In Detective Wilcox, we have finally found someone who isn’t willing to compromise in the face of Elizabeth Keen. If the judge will be swayed is yet to be seen: Leaning toward not believing that she was at the harbor on official business, and more likely, killed the Harbor Master for personal reasons, the judge calls Harold Cooper in to either confirm or deny that Liz came into contact with the Harbor Master via official FBI business… and he almost immediately commits perjury for her by confirming her story that she was at the harbor in her capacity as an FBI agent.
Oh yeah, Samuel Aleko, remember him? Back to Detective Wilcox and his one-man anti-Lizzie parade: Wilcox pulls out Aleko for one last chance to go back on the denial of his original testimony that Liz and Tom murdered the Harbor Master, but he doesn’t budge. What he does do is let it slip that he already took one bullet for this stupid case, there’s no way he’s getting the death penalty, too. And with that, Detective Wilcox sends a team to scour the boat for dislodged bullets, finds one, identifies it as being from Lizzie’s official gun, finds traces of Aleko’s blood, and proves that Lizzie was on The Phoenix with Aleko, and lied about it under oath, beyond a shadow of doubt. And now the judge has to decide if he’s a “tell the truth by telling everything” kind of guy.
NEXT: Red and Tom’s He-Man (Complicated) Liz Lovers Club…[pagebreak]
All of this time that Liz has been trying to save herself, Red has simultaneously been trying to save her as well—and, of course, doing a more efficient job of it. Our Blacklister of the evening doesn’t play a huge role in the episode, but he does play a huge role in the story of Liz and the men who love (???) her. Red knows that to save Liz from being charged with murder, he has to find the Harbor Master’s real murderer, Tom; and to find Tom, he has to find the Major. Although he refuses to explain this with any sort of foresight to Cooper and the gang, he still convinces them to kidnap the Malaysian Deputy Minister to the U.N., who just so happens to be another one of the Major’s recruits.
The Deputy Minister manages to get the Major to meet him, Red bombards him, and they proceed to have a little chat about the past that they share. The Major says that what happened with Tom wasn’t his fault, but Red reminds him that he hired him on the Major’s recommendation. Wait, hired who? Hired Tom?! YES. Red says that the merchandise was defective, but the Major knew Tom to be a perfectly trained recruit—“there was no indication he would become emotionally involved.” The Major says to give Tom’s whereabouts up to Red would be to betray a client, but Red knows that’s within the Major’s abilities because he betrayed him: You sold me an asset and then allowed him to turn when Berlin offered him twice as much.”
So, yes, Tom worked for Berlin, and was married to Lizzie in order to get to Red. But first he worked for Red. First, he was a personal Lizzie-spy for Raymond Reddington. What is the truth?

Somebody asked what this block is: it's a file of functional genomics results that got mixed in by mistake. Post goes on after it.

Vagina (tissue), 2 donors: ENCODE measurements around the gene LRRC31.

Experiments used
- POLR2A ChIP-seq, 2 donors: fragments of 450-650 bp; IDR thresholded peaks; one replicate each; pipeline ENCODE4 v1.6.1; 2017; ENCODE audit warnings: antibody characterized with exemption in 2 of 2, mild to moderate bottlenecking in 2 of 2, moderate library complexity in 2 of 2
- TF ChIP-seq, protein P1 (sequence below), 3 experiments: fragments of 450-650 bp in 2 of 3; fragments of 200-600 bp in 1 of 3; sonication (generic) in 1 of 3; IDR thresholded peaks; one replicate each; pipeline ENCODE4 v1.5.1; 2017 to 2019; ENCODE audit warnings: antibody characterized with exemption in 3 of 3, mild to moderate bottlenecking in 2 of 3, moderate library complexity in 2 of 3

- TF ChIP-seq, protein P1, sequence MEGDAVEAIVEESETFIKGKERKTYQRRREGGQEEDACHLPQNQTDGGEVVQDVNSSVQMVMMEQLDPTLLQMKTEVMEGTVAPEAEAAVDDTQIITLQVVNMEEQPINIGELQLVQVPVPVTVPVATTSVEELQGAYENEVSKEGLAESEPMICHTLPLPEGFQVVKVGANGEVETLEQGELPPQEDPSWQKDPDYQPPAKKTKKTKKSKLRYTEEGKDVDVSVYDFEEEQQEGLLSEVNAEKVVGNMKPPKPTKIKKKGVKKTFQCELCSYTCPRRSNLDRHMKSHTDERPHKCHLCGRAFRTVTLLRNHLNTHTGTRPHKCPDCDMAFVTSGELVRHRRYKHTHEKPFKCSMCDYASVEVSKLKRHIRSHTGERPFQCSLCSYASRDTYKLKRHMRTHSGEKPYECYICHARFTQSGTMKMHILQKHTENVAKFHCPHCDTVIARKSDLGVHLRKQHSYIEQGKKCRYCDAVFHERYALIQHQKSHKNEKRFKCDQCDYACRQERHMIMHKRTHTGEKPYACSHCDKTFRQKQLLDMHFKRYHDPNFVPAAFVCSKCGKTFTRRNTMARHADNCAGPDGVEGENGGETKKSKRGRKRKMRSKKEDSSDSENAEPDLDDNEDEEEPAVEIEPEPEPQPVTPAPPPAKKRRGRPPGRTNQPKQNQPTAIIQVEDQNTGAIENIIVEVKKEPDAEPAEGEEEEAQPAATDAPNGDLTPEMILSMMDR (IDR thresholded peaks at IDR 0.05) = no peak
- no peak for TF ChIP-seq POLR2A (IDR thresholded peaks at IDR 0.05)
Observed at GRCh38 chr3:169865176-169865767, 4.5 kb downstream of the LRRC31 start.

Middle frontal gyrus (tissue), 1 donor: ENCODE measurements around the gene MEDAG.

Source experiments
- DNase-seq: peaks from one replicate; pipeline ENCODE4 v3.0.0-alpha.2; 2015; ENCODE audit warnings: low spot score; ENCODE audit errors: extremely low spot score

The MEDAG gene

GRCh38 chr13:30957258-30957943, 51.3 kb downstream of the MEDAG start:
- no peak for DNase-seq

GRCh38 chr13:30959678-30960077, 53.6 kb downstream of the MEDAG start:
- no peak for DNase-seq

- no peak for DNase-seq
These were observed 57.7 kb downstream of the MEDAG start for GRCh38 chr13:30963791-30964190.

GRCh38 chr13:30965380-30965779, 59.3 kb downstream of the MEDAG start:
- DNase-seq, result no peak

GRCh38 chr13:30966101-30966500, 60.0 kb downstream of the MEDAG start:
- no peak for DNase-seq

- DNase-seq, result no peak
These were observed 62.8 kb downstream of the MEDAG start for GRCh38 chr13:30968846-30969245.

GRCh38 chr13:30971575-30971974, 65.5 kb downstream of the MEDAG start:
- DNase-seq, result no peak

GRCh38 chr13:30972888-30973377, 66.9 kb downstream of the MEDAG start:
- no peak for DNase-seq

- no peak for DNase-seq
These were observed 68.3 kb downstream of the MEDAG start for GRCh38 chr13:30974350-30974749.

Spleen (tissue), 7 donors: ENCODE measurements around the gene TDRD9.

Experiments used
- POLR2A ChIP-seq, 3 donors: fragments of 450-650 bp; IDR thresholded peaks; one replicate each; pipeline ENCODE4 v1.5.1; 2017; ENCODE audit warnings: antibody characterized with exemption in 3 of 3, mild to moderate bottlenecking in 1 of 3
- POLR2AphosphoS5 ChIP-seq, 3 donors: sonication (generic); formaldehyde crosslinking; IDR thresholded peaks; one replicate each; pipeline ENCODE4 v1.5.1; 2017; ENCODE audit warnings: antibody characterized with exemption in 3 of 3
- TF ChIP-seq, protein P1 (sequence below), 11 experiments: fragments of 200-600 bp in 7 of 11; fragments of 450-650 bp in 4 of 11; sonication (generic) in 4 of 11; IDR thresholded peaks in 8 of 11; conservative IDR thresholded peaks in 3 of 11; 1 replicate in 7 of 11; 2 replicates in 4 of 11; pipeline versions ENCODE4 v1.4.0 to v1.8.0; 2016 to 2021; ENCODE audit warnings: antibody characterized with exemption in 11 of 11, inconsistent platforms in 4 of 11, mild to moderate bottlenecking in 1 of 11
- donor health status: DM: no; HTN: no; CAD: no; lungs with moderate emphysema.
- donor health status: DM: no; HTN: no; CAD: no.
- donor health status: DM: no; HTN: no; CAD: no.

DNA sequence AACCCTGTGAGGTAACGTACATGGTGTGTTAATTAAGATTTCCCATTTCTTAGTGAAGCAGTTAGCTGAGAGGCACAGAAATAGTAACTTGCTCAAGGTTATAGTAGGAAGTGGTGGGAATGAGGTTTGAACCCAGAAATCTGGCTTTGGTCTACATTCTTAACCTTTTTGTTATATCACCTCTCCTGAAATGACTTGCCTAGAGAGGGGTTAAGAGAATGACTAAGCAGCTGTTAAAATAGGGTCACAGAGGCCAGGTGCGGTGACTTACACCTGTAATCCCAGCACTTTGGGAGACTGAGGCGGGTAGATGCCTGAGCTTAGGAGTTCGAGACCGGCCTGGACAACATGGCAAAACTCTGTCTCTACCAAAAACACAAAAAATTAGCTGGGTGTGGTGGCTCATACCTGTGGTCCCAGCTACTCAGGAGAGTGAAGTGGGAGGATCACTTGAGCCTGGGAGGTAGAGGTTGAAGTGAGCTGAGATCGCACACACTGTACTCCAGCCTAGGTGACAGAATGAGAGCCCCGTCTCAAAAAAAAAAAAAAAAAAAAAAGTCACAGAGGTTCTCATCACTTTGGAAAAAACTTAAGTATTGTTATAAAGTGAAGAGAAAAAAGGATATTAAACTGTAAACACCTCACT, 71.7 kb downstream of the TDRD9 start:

Dembe says that it’s everything. The man doesn’t speak much, but it’s always special when he does. Red is yapping away about how he ended up with a lead on Tom from the Major and tickets to a cock fight (or something?) from the Deputy Minister, when Dembe levels him with a stare:
Dembe: “You need to tell her, Raymond… about Tom. You should have told her some time ago.”
Red: “I don’t know how to do that, Dembe.”
Dembe: “Yes you do. You tell her the truth by telling her everything.”
Red: “I don’t think I can do that.”
Dembe: “Maybe you should stop thinking about it and do it.”
Just do it, Red. We’re all waiting for the truth: Why her?
A Few Loose Ends:
- Why did Red hire Tom? WHY DID RED HIRE TOM?! I mean, there are the obvious “spy on Lizzie reasons,” but was that it? Could it have even been pre-Lizzie? Or did Red buy Tom his first pair or Warby Parkers and tell him to go woo her? Ick.
- Oh, and speaking of Tom, he was around in more than just theory tonight. I’m not particularly interested in the narrative of Tom strutting around Germany trying to convince old man gangsters that he’s got them gun connects…but I’m not exactly minding watching Tom strut either.
- “I’m sorry, you’re right, you’re absolutely right. I should have known that when my husband and I were planning a family, that he was in fact a traitor who had installed surveillance cameras in our bedroom. Of course I should have been aware that the number four on the FBI’s Most Wanted list would turn himself in and demand to speak only to me. [Scoughs] What a horrible profiler I must be to have missed the fact that I am central to the discovery of a blackmail file that will tilt the balance of power in—let me phrase this right—the entire world. Wow, I SUCK.” An entire hour of Megan Boone having it up-to-here, please.
- I’m not the only one who was assuming the whole time that all of the judge’s in-depth questions seemed to be pointing toward an interest that went beyond just investigating the importance of the Task Force, am I? That guy is definitely working for someone, right?
- All theories on how Lizzie is going to get out of this below, please…